DJ SMITH/For the County News
Craig Stevens holds both a gallon of brownish water taken from a neighbor’s well on June 12, that showed no contaminates from an initial testing – and a 2008 water quality report by Duke University that listed uranium 234, 236, 238, strontium, arsenic, and barium among others now present since gas drilling was done in the area. An EPA report of this well and others in the Dimock, Pa. area proclaimed this water safe to drink and to use for washing and showering.
Natural Gas Development
Landowner ‘David’ and fracking ‘Goliath’
The message was simple and clear. Do not trust gas corporations to have your best interests at heart and do not trust government agencies to protect you.
Craig Stevens was born in California and lived there for most of his life. But his father’s side of the family tree is rooted in Pennsylvania allowing Stevens to claim he is now a sixth generation landowner there.
Stevens has lived in the Montrose, Pa. since 2010 having bought his ancestral home that has been in his family since 1832, and holds a one-ninth share of around 115 acres. He spoke for more than two hours last Thursday at the Dansville Fish and Game Club about the impact gas drilling, specifically the method of high-volume horizontal hydrofracturing, or “fracking,” has had in his area.
“I’m going to give observations of living in an area where this is going on,” he said, and while holding up a map added.
“And if you didn’t come up and see this, it’s easy to see from where you’re at — guess which part I’m from — the part with all the yellow and black dots are at. It is the number one county in the state of Pennsylvania for production of natural gas.”
To back up his arguments, Stevens stood before a table filled with maps, reports, legal documents. He repeated many times that he is not against fracking, in fact, he signed a lease for drilling as well as a right-of-way lease for a pipeline on his property.
Stevens is a self-proclaimed “right wing conservative” who was a leading National Rifle Association recruiter and now runs his own marketing company. After his personal ordeal as a landowner, he is warning others (having given more than 60 presentations) of the practices gas companies use to sign up landowners to drilling leases, the practices used to implement the drilling, and how local, state and federal government agencies fail to protect residents when these practices.
His first foray into gas leases came after he found that his 95-year-old grandmother had signed a lease in 2007 with the Chesapeake Energy Corp. But because she was incapacitated, they had Stevens’ aunt, who had power of attorney, sign it.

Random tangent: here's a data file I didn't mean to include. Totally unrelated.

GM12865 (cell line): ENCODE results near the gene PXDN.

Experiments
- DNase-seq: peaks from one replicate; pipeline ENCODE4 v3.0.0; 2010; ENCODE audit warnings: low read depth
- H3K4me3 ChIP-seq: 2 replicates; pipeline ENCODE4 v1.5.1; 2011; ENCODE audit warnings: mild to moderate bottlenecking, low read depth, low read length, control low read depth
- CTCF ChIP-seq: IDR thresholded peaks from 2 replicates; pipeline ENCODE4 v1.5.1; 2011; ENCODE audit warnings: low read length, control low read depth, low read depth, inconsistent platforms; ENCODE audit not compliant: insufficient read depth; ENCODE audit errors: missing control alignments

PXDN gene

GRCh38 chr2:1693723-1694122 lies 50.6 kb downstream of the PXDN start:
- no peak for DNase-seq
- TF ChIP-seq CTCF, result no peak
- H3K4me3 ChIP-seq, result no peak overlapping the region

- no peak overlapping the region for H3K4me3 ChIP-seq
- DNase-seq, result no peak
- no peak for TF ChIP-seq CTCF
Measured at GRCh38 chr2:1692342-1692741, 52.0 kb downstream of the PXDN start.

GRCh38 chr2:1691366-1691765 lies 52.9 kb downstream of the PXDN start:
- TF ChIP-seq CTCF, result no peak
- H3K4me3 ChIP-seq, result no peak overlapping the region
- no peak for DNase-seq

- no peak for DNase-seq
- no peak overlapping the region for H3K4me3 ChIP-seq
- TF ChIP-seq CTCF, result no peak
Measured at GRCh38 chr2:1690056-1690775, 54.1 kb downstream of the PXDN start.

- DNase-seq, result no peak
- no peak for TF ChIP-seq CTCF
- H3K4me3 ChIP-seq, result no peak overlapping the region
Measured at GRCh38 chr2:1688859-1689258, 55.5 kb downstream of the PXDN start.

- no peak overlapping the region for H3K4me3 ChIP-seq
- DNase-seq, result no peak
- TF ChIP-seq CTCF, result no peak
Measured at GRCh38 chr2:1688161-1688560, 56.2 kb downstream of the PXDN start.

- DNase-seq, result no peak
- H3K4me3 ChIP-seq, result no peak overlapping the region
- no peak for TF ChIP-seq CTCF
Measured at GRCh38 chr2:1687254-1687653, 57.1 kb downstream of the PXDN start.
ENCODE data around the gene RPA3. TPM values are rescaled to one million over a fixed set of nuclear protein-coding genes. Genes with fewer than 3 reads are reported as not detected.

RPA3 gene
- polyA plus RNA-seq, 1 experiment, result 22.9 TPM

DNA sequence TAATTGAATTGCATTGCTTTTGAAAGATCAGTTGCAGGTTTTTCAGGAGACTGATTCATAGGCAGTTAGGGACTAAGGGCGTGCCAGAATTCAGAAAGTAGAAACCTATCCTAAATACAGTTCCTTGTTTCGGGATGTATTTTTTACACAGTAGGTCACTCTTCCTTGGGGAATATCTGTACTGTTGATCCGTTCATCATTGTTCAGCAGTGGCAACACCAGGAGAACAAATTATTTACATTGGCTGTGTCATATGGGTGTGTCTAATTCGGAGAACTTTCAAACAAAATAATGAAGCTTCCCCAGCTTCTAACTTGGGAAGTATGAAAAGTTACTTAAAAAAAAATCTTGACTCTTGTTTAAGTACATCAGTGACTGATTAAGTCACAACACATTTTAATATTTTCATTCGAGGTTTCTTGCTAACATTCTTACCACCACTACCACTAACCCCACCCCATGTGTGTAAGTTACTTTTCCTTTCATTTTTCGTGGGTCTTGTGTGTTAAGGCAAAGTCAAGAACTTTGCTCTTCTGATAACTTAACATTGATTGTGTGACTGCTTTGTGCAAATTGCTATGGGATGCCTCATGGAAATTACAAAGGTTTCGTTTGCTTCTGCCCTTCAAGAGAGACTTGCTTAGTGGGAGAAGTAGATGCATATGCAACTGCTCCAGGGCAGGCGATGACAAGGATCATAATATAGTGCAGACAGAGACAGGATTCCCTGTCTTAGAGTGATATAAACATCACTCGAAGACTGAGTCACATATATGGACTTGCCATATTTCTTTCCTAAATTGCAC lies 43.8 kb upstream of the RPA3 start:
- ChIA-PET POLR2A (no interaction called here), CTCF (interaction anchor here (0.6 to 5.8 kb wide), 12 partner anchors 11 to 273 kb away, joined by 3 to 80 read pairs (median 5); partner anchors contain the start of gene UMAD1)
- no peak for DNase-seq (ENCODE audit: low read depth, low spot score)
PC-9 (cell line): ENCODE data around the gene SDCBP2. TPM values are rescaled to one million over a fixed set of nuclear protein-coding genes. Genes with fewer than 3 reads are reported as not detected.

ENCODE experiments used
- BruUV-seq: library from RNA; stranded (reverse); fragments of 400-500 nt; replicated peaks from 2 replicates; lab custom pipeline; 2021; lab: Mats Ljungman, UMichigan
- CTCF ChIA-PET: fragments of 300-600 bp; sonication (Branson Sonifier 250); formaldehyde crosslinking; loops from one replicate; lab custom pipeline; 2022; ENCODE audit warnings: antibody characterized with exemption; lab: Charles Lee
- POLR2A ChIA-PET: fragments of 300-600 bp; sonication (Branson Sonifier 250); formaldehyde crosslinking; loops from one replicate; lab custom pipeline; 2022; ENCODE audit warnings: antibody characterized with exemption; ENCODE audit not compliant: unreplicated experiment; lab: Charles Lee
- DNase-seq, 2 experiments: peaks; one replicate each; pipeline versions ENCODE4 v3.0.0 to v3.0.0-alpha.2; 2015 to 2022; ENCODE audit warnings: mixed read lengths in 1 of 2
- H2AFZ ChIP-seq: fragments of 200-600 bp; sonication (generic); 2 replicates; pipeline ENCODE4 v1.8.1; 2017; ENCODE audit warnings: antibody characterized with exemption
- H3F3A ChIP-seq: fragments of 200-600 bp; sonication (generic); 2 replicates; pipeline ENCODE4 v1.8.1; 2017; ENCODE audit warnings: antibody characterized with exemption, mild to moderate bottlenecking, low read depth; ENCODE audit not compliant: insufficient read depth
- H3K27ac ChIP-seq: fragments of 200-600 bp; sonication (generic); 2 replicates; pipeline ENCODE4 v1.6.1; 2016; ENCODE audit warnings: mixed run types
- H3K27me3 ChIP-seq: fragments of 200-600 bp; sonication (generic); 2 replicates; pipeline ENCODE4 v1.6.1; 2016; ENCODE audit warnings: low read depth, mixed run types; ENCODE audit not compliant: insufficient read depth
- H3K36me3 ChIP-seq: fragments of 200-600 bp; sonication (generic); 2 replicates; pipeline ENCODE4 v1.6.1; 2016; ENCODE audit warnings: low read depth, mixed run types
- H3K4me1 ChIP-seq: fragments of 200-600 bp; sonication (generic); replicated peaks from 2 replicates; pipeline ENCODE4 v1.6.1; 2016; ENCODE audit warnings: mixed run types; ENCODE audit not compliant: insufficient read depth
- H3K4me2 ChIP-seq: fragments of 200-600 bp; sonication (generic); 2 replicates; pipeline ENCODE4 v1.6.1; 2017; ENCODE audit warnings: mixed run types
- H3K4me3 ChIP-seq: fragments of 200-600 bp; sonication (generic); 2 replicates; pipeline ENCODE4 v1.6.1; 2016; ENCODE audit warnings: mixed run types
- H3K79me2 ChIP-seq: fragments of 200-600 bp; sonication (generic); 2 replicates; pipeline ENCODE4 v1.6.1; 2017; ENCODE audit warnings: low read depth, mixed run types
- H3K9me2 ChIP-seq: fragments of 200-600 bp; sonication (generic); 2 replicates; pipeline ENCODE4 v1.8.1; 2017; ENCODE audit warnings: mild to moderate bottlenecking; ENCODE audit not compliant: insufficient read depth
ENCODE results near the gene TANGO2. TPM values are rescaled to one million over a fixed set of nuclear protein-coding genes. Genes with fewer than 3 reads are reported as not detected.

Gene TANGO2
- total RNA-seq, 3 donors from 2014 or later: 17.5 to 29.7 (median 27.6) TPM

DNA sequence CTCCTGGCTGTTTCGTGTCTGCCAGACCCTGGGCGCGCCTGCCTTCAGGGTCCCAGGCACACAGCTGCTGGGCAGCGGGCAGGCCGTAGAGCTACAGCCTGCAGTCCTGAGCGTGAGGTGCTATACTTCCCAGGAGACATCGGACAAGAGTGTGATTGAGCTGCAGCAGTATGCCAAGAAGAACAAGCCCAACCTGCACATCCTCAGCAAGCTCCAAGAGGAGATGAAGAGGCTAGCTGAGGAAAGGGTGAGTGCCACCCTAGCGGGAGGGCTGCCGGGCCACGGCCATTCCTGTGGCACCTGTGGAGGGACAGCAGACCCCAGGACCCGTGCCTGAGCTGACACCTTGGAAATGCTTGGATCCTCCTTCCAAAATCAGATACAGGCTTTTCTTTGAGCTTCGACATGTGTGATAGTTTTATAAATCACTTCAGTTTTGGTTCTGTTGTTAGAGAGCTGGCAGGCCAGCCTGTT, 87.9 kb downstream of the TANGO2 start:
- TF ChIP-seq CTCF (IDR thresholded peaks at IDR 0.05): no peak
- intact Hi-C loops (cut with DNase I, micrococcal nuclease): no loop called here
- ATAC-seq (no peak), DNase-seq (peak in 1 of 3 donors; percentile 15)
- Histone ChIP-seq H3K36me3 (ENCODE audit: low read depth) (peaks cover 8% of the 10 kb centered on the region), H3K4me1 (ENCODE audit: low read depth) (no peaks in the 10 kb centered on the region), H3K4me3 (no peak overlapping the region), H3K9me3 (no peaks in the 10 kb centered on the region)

“Number one, you don’t sign grandmas in nursing homes or you don’t get any kudos or it does not score brownie points in my book, I don’t care what the reason is,” he explained. “The other problem was, she was only a life tenant, she didn’t own a blade of grass on 115 acres or the house that I am living in. She had gifted it to her children…my dad, his younger brother and younger sister in 1994.”
Even though the lease was considered a good deal at $135.10 an acre, many others had signed for $50 per acre, he said that it was illegal based on the Pennsylvania law so stating that “life tenant therefore has no authority to lease land.”
When he confronted Chesapeake’s representative on this point, he was told that, after Chesapeake had found this out, his aunt and uncle had been asked to and had signed a “ratifier” document to tie them to the grandmother’s signature. But, Stevens found out that they had not sent him, his brother, the executor of their father’s estate, or his sister, as tenants in common, any document for them to sign.
Stevens explained that further calls to Chesapeake met with smug responses that “we have all we need” that led him to even fight harder, especially when he found out that Chesapeake had sold a one-third interest of his lease to Statoil – the energy company owned by the nation of Norway.
Stevens called Statoil and asked its rep if his company would be responsible for their third of the $10 million lawsuit Stevens was ready to file against Chesapeake for stealing his land. He gave him 48 hours to get back to him before he filed this lawsuit.
This got Chesapeake’s attention and Marty Byrd, the vice president of land acquisition, called Stevens directly within 24 hours to ask why “I was causing so much trouble.” Stevens said he asked Byrd if people in Oklahoma (where Chesapeake is based) got upset when companies tried to steal their land – he said “probably” – and after telling Byrd to fix this Byrd said “no …take us to court.” Stevens told the gallery that with the army of lawyers Chesapeake has, “this is what they want you to do.”